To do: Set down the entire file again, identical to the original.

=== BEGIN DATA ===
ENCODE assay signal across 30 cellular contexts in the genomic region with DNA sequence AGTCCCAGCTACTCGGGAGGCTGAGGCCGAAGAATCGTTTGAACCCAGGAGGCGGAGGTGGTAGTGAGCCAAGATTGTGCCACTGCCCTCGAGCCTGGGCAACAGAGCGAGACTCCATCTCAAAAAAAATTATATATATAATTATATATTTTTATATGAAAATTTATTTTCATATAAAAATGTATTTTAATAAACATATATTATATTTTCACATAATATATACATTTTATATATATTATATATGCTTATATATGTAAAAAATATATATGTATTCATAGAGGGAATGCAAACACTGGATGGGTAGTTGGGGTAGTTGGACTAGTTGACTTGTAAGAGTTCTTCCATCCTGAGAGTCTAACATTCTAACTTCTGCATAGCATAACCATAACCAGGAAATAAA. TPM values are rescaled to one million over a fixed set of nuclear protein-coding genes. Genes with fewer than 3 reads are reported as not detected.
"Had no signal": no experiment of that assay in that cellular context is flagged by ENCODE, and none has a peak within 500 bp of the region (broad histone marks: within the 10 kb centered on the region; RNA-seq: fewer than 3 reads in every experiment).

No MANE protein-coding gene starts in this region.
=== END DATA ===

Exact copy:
ENCODE assay signal across 30 cellular contexts in the genomic region with DNA sequence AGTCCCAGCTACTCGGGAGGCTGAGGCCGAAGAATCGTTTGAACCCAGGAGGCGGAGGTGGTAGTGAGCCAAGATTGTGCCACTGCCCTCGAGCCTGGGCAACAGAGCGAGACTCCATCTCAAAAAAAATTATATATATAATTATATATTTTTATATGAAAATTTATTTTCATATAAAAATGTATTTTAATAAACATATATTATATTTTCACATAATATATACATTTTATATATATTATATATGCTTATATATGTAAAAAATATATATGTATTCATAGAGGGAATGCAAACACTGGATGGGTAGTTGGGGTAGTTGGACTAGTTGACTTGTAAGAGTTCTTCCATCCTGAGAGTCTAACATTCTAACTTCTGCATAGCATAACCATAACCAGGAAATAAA. TPM values are rescaled to one million over a fixed set of nuclear protein-coding genes. Genes with fewer than 3 reads are reported as not detected.
"Had no signal": no experiment of that assay in that cellular context is flagged by ENCODE, and none has a peak within 500 bp of the region (broad histone marks: within the 10 kb centered on the region; RNA-seq: fewer than 3 reads in every experiment).

No MANE protein-coding gene starts in this region.